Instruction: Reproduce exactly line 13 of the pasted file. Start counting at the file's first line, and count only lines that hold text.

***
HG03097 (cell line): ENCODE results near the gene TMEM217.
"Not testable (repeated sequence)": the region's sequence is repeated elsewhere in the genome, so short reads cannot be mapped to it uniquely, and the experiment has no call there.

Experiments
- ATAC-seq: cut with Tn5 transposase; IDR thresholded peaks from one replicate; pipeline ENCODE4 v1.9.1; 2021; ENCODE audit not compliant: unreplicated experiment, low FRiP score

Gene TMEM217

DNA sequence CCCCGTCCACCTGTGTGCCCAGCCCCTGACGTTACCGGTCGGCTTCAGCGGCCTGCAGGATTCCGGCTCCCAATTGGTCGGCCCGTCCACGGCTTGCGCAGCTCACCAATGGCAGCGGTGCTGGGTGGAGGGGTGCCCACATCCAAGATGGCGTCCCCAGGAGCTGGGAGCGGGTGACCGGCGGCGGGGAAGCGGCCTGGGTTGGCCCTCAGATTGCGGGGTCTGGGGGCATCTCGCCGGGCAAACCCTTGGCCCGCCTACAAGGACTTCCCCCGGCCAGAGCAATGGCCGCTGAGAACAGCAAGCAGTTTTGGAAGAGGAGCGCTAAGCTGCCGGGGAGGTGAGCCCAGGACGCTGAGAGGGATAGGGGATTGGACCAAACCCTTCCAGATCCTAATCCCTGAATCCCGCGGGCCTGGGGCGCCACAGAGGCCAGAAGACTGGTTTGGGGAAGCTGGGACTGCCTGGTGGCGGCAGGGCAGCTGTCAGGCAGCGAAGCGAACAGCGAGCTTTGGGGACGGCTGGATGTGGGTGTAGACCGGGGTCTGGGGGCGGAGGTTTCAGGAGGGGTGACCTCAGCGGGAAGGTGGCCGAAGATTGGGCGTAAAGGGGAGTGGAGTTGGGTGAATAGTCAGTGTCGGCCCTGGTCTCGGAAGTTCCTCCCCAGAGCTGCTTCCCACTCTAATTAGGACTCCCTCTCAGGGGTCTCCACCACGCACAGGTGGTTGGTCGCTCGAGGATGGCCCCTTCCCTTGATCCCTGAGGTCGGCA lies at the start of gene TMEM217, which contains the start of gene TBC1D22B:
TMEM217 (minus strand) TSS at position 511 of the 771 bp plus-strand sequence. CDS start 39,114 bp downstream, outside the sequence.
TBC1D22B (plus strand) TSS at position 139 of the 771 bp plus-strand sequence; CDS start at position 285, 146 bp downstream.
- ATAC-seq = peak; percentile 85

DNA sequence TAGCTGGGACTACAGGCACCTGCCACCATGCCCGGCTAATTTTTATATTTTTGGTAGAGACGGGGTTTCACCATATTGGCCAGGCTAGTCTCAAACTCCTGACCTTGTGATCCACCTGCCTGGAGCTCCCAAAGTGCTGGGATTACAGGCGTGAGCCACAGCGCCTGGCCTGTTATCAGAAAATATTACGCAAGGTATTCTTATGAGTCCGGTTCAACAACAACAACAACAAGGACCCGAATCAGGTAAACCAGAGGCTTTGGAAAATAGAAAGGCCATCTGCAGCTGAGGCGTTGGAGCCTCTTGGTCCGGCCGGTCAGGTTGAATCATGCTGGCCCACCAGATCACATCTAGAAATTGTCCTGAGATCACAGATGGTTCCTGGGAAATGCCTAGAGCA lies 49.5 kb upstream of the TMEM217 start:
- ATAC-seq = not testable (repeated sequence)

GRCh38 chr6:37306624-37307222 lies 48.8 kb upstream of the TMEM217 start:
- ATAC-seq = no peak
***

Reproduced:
- ATAC-seq = no peak